来源： 时间：2020-07-15 17:33:23
Silver consulted with infectious disease experts when devising the plan, whichearned the approval of Dr. Anthony Fauci, director of the National Institute of Allergy and Infectious Disease. If the NBA's bubble goes according to plan, playing games in Orlando may be safer than, say, going to the grocery store in the player's home city.
"I've done my share of criticizing here and there when I thought it was necessary," Spurs coach Gregg Popovichsaid from the Disney bubble. "But I don't know where else you would be as safe as we are right now."
Further, players are not required to enter the bubble if they don't feel comfortable. They won't be paid for the games they miss (unless they are deemed medically unfit to play), but they won't face any punishment like fines or suspensions for opting out of the restart, asseveral players have chosen to do.
Point:The NBA is using valuable resources in a state where testing and hospital space are increasingly harder to obtain.
As NBC Sports' Tom Haberstroh reported inthis excellent story(I highly recommend reading the whole thing), the company which is providing the NBA with next-day results from daily COVID-19 tests for all the participants, BioReference, is simultaneously announcing a delayed five-to-seven day results window for the general public. Back in early June, when Silver announced the return plan, the ethical issues involving testing appeared to be nearing irrelevancy as states began to "flatten the curve." The recent explosion in COVID-19 cases across the country, however, has brought back the question of whether the NBA, and other pro sports leagues, should have priority access to such prolific and swift testing.
There is also the alarming fact that hospital and ICU beds are quickly filling up in the area immediately surrounding the NBA's Disney bubble, with dozens reportedly maxed out. If necessary, the NBA will treat any patients within the bubble at an on-site clinic, which begs the question of whether that clinic would be better served if opened to the general public.
Counterpoint:The NBA's bubble could provide health benefits to the general public in the long-term.
The issue of testing and hospital space is probably the hardest one for the NBA to rationalize, but they are engaging in a Yale study on a saliva-based COVID-19 test that could, if successful, provide a faster, less invasive test for millions of people moving forward.
"[The Yale study] has the potential to actually speed up the testing process and address some of these backlogs but not all of them," Dr. Angela Rasmussen, a Seattle-based virologist at the Center for Infection and Immunity at the Columbia University Mailman School of Public Health,told NBC Sports. "In my opinion, that's what makes the NBA's plan beneficial and kind of overrides any ethical concerns I have over, 'Why are using these tests for professional athletes that don't need to play?"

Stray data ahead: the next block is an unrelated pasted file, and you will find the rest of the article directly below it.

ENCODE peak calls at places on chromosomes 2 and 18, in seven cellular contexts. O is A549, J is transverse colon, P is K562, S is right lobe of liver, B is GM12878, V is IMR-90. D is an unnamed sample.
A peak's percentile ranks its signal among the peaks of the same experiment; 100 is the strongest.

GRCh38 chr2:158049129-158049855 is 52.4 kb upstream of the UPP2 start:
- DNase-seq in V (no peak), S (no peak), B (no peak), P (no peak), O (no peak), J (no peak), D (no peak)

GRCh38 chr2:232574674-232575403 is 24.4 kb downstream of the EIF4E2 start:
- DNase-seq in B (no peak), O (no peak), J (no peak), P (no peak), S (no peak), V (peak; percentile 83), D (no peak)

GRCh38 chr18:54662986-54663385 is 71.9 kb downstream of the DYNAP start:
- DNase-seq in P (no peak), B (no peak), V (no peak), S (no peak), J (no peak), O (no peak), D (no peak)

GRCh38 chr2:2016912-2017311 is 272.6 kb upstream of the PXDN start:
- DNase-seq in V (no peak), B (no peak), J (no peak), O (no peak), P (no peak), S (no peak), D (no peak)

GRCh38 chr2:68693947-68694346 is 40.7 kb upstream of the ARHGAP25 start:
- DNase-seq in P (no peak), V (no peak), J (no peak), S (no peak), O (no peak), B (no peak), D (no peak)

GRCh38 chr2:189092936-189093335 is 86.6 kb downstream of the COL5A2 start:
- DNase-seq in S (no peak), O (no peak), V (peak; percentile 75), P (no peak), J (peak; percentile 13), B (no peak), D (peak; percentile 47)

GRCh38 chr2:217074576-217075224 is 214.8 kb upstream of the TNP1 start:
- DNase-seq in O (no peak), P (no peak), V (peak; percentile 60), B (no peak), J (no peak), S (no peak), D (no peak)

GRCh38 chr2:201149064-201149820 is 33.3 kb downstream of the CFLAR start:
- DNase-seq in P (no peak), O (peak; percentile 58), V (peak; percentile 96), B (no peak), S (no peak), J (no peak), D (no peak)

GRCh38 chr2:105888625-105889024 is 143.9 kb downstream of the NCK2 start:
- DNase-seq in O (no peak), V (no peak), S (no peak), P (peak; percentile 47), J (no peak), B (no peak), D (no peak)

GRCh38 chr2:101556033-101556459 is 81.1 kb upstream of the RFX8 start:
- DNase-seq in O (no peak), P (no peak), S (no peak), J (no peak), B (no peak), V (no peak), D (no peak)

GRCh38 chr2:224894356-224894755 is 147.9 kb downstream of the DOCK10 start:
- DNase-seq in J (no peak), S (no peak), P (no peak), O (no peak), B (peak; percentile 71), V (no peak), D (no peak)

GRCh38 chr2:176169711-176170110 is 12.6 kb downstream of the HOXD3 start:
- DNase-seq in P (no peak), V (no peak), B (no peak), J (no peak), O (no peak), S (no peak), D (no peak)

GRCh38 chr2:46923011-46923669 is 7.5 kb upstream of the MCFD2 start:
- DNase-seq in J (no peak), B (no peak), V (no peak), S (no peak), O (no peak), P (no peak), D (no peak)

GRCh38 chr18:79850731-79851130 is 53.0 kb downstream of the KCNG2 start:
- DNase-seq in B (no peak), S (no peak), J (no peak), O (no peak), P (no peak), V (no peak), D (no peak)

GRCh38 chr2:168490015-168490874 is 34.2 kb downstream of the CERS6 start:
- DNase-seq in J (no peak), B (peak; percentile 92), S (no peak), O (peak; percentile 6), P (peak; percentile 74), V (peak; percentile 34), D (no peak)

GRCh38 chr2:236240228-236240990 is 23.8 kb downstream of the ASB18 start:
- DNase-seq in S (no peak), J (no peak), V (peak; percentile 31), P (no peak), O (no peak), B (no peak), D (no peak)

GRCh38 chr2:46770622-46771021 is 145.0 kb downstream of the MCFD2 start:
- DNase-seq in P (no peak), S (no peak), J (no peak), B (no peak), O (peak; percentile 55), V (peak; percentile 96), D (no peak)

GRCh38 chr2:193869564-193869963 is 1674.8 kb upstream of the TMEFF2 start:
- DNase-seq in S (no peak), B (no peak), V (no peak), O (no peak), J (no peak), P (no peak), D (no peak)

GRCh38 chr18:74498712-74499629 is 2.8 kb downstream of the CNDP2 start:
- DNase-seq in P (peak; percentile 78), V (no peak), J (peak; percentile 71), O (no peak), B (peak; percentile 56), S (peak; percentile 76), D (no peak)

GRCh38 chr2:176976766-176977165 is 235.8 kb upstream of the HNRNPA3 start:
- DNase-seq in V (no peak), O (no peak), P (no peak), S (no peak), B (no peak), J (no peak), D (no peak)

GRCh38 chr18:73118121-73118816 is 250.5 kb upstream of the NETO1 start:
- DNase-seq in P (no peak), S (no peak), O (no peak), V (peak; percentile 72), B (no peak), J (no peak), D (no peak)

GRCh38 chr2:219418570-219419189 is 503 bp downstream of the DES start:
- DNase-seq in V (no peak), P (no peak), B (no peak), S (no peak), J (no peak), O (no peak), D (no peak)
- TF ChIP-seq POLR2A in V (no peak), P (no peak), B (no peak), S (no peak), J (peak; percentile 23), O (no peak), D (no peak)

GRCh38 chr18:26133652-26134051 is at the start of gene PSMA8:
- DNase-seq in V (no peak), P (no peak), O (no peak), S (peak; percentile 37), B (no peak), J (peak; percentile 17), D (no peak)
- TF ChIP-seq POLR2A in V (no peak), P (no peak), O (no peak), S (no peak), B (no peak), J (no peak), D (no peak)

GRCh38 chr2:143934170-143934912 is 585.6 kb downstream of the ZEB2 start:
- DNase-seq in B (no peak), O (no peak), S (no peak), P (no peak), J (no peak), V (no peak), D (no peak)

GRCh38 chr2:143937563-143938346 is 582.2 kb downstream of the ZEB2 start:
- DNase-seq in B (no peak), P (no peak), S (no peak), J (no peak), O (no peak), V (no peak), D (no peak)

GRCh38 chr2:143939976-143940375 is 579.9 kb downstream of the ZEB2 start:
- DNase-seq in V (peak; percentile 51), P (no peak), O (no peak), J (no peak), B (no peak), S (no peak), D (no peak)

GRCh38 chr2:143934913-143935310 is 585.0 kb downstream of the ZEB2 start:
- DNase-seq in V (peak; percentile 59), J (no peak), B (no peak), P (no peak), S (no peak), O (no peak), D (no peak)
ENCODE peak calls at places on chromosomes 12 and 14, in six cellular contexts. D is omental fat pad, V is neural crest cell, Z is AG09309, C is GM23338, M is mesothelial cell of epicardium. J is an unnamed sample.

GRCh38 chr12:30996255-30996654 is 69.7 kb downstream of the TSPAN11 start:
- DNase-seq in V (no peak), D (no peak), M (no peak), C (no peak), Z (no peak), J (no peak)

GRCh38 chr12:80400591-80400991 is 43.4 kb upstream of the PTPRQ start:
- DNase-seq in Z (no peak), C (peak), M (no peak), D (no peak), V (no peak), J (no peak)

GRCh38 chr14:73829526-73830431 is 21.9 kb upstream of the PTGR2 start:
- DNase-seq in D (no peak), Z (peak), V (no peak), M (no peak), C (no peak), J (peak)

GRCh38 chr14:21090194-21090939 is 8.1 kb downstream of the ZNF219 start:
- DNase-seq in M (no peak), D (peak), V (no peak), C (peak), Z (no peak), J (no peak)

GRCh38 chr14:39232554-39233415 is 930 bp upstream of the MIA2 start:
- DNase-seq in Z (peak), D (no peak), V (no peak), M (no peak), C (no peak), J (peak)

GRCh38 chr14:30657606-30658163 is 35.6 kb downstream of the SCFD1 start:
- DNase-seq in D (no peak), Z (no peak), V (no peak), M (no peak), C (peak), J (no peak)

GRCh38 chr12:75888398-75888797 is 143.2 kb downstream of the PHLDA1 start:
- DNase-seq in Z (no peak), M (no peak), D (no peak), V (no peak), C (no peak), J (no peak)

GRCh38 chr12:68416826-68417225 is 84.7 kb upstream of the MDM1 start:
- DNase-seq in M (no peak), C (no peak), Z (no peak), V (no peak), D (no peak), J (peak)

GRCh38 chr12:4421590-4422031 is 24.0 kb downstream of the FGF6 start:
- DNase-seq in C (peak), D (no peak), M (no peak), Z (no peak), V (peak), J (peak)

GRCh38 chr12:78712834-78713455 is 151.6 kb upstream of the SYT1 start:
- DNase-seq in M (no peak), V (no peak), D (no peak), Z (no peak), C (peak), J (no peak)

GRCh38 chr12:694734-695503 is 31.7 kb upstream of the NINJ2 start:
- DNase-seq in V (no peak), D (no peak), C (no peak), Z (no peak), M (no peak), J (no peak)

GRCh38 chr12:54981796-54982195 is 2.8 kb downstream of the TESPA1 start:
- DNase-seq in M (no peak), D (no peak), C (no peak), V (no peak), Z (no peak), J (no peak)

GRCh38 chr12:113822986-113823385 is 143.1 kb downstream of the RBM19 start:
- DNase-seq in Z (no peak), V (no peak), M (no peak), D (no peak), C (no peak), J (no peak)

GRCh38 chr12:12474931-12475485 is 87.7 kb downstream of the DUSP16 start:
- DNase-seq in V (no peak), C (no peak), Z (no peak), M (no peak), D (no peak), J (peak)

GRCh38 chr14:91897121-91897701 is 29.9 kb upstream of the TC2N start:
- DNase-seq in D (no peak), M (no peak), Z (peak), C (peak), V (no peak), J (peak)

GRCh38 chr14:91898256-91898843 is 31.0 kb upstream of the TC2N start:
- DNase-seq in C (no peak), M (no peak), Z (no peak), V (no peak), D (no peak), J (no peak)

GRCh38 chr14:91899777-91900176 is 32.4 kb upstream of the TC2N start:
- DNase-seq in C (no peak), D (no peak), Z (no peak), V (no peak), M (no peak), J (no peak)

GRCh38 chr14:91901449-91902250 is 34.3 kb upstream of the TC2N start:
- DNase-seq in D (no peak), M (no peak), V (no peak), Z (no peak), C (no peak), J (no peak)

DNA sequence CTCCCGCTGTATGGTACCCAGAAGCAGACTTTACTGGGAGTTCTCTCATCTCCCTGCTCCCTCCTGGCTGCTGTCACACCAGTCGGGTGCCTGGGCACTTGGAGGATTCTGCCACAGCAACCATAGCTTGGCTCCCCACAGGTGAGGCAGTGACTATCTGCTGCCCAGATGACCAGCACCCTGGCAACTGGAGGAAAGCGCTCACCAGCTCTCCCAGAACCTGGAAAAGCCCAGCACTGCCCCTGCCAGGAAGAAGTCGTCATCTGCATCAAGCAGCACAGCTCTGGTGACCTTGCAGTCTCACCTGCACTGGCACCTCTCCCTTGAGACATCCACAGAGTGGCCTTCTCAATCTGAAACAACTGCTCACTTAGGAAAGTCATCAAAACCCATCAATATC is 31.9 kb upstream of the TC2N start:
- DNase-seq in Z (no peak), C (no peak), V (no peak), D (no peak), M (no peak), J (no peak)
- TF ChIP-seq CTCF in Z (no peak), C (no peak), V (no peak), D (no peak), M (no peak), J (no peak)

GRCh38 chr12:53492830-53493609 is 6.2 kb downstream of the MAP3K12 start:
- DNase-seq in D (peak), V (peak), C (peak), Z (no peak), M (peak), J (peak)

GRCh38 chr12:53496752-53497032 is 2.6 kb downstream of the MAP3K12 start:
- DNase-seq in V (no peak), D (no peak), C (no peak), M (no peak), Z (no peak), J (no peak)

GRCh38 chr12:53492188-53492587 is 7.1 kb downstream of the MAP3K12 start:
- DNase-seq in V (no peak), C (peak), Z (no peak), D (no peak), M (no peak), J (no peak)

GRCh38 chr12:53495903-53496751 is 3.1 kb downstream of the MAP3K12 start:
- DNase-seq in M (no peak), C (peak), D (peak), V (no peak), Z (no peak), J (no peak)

According to the Health and Safety Protocol handbook the NBA distributed, the league also plans to offer community testing, though no specifics have been provided.
Point:The players are better served staying at home fighting social justice issues.
With protests over police brutality and racial discrimination at the forefront of American society, some NBA players have taken exception to the idea of resuming the season. Not only are they putting their lives at risk to entertain fans and potentially provide a distraction from social justice issues, but they're also going to be removed from their family, friends and any local protests they might have wished to join. Nets guard Kyrie Irving and Lakers guard Avery Bradley have led a faction of NBA players questioning the value of the restart, while Bucks guard George Hill said in June that basketball wasthe "last thought on my mind."
It's a valid stance. If these players feel Black lives aren't being valued by society at large, why would they want a league that's approximately 75 percent Black to resume playing basketball? Perhaps the absence of Black athletes would continue to call attention to the crucial problems our country is facing.
Counterpoint:NBA games give Black athletes a platform they normally would not have.
With the spotlight on NBA games potentially beginning at the end of July and running into October, athletes will receive a lot more opportunity to get their message across than if they were at home. They won't be able to engage in public protests, but they will have microphones in front of them on a regular basis, and the league has allowed players to wear social justice messages on the backs of their jerseys if they so choose. Basketball may seem arbitrary at a time like this, but there will be millions tuned in for any message that a player wishes to deliver.
Also, NBA players will be paid for the games that they play in Orlando, potentially giving them extra income to donate to particular causes. Spurs guard Patty Mills, for instance, isdonating the entirety of his salary for remaining games, over $1 million, to Black Lives Matter Australia, Black Deaths in Custody and the We Got You Campaign.
"I'm playing in Orlando because I don't want to leave any money on the table that could be going directly to Black communities," Mills said.
Point:The NBA is just doing this for money.